Cekitana, aka: Cekitāna; 5 Definition(s)


Cekitana means something in Hinduism, Sanskrit. If you want to know the exact meaning, history, etymology or English translation of this term then check out the descriptions on this page. Add your comment or reference to a book if you want to contribute to this summary article.

Alternative spellings of this word include Chekitana.

In Hinduism

Purana and Itihasa (epic history)

Cekitana in Purana glossary... « previous · [C] · next »

1a) Cekitāna (चेकितान).—Was stationed by Jarāsandha on the East gate of Mathurā.*

  • * Bhāgavata-purāṇa X. 50. 11 [2].

1b) A son of Śrutakīrti.*

  • * Brahmāṇḍa-purāṇa III. 71. 157; Vāyu-purāṇa 96. 156.
Source: Cologne Digital Sanskrit Dictionaries: The Purana Index

Cekitāna (चेकितान) is a name mentioned in the Mahābhārata (cf. I.177.10) and represents one of the many proper names used for people and places. Note: The Mahābhārata (mentioning Cekitāna) is a Sanskrit epic poem consisting of 100,000 ślokas (metrical verses) and is over 2000 years old.

Source: JatLand: List of Mahabharata people and places
Purana book cover
context information

The Purana (पुराण, purāṇas) refers to Sanskrit literature preserving ancient India’s vast cultural history, including historical legends, religious ceremonies, various arts and sciences. The eighteen mahapuranas total over 400,000 shlokas (metrical couplets) and date to at least several centuries BCE.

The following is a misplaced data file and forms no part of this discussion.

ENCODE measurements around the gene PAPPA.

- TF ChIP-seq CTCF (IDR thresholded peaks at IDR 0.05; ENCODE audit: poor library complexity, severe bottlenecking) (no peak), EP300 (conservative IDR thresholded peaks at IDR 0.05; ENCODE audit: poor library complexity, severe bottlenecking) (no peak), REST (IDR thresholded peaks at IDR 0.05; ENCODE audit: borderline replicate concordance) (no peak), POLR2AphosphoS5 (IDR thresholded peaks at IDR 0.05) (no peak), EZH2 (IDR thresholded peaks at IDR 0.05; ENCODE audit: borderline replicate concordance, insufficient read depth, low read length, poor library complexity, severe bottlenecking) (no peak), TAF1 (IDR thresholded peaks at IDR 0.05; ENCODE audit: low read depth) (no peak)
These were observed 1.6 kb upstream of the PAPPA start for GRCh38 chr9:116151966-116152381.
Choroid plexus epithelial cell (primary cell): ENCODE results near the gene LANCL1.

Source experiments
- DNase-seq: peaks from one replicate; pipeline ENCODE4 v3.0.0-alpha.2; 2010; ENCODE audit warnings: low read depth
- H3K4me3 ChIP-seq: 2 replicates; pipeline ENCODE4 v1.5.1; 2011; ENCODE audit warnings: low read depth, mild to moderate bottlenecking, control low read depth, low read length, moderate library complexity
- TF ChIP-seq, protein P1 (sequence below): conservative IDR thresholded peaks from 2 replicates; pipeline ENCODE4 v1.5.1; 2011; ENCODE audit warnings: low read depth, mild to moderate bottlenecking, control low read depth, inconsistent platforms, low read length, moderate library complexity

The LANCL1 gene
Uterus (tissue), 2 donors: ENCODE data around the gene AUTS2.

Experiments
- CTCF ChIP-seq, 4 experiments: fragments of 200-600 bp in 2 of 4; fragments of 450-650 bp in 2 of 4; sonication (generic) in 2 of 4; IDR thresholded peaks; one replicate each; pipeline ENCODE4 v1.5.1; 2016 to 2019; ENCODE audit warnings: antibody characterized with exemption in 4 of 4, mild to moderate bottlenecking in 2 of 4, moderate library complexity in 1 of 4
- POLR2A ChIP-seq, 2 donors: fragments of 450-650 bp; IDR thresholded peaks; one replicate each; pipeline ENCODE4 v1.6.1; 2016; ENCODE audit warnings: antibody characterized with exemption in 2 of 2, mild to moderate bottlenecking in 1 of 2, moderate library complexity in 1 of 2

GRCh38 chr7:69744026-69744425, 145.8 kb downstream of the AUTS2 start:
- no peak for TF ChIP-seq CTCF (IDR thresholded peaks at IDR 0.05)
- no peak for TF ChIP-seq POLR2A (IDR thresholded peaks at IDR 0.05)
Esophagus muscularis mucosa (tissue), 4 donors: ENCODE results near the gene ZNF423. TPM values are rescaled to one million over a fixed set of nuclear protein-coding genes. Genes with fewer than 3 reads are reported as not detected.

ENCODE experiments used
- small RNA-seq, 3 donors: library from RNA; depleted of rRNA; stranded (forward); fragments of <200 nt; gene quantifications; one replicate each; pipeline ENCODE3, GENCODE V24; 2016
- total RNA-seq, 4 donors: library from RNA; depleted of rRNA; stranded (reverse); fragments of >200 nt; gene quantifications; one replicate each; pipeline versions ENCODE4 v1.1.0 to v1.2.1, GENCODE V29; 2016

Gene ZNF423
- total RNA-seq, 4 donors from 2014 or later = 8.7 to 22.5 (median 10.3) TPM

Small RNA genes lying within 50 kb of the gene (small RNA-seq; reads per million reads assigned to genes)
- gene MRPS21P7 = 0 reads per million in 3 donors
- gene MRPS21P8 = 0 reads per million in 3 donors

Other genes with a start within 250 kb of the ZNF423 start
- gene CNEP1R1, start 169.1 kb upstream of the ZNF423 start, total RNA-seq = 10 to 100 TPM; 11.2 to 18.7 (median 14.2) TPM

Discover the meaning of cekitana in the context of Purana from relevant books on Exotic India

General definition (in Hinduism)

Cekitana in Hinduism glossary... « previous · [C] · next »

Cekitana (चेकितन): Chekitana was son of Dhrishtaketu, Raja of the Kekayas, and an ally of the Pandavas.

Source: WikiPedia: Hinduism

Languages of India and abroad

Sanskrit-English dictionary

Cekitana in Sanskrit glossary... « previous · [C] · next »

Cekitāna (चेकितान).—

1) An epithet of Śiva.

2) Name of a Yādava prince, who fought on the side of the Pāṇḍavas in the great war. -a. One who sees; यं चेकितानमनु चित्तय उच्चकन्ति (yaṃ cekitānamanu cittaya uccakanti) Bhāg.6.16.48.

Derivable forms: cekitānaḥ (चेकितानः).

Source: DDSA: The practical Sanskrit-English dictionary
context information

Sanskrit, also spelled संस्कृतम् (saṃskṛtam), is an ancient language of India commonly seen as the grandmother of the Indo-European language family. Closely allied with Prakrit and Pali, Sanskrit is more exhaustive in both grammar and terms and has the most extensive collection of literature in the world, greatly surpassing its sister-languages Greek and Latin.

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